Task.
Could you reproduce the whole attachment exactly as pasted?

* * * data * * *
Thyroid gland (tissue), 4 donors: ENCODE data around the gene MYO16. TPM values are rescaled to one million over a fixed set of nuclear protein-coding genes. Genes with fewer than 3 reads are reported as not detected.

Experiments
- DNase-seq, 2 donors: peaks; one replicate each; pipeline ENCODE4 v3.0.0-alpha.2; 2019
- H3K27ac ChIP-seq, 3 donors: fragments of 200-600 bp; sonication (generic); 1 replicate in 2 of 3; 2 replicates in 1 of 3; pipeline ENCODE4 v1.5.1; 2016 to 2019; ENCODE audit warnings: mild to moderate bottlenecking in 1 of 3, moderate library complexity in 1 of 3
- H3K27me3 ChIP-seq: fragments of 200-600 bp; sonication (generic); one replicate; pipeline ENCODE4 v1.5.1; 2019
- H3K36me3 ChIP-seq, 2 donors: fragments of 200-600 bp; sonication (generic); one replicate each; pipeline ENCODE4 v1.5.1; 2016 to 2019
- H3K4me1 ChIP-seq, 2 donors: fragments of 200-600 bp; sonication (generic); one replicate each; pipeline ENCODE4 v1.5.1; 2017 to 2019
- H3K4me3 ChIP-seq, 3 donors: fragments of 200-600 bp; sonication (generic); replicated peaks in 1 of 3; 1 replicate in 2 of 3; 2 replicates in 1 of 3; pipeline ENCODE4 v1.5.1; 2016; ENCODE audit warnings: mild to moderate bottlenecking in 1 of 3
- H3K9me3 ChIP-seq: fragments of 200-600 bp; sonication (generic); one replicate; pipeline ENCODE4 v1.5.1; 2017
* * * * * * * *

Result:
Thyroid gland (tissue), 4 donors: ENCODE data around the gene MYO16. TPM values are rescaled to one million over a fixed set of nuclear protein-coding genes. Genes with fewer than 3 reads are reported as not detected.

Experiments
- DNase-seq, 2 donors: peaks; one replicate each; pipeline ENCODE4 v3.0.0-alpha.2; 2019
- H3K27ac ChIP-seq, 3 donors: fragments of 200-600 bp; sonication (generic); 1 replicate in 2 of 3; 2 replicates in 1 of 3; pipeline ENCODE4 v1.5.1; 2016 to 2019; ENCODE audit warnings: mild to moderate bottlenecking in 1 of 3, moderate library complexity in 1 of 3
- H3K27me3 ChIP-seq: fragments of 200-600 bp; sonication (generic); one replicate; pipeline ENCODE4 v1.5.1; 2019
- H3K36me3 ChIP-seq, 2 donors: fragments of 200-600 bp; sonication (generic); one replicate each; pipeline ENCODE4 v1.5.1; 2016 to 2019
- H3K4me1 ChIP-seq, 2 donors: fragments of 200-600 bp; sonication (generic); one replicate each; pipeline ENCODE4 v1.5.1; 2017 to 2019
- H3K4me3 ChIP-seq, 3 donors: fragments of 200-600 bp; sonication (generic); replicated peaks in 1 of 3; 1 replicate in 2 of 3; 2 replicates in 1 of 3; pipeline ENCODE4 v1.5.1; 2016; ENCODE audit warnings: mild to moderate bottlenecking in 1 of 3
- H3K9me3 ChIP-seq: fragments of 200-600 bp; sonication (generic); one replicate; pipeline ENCODE4 v1.5.1; 2017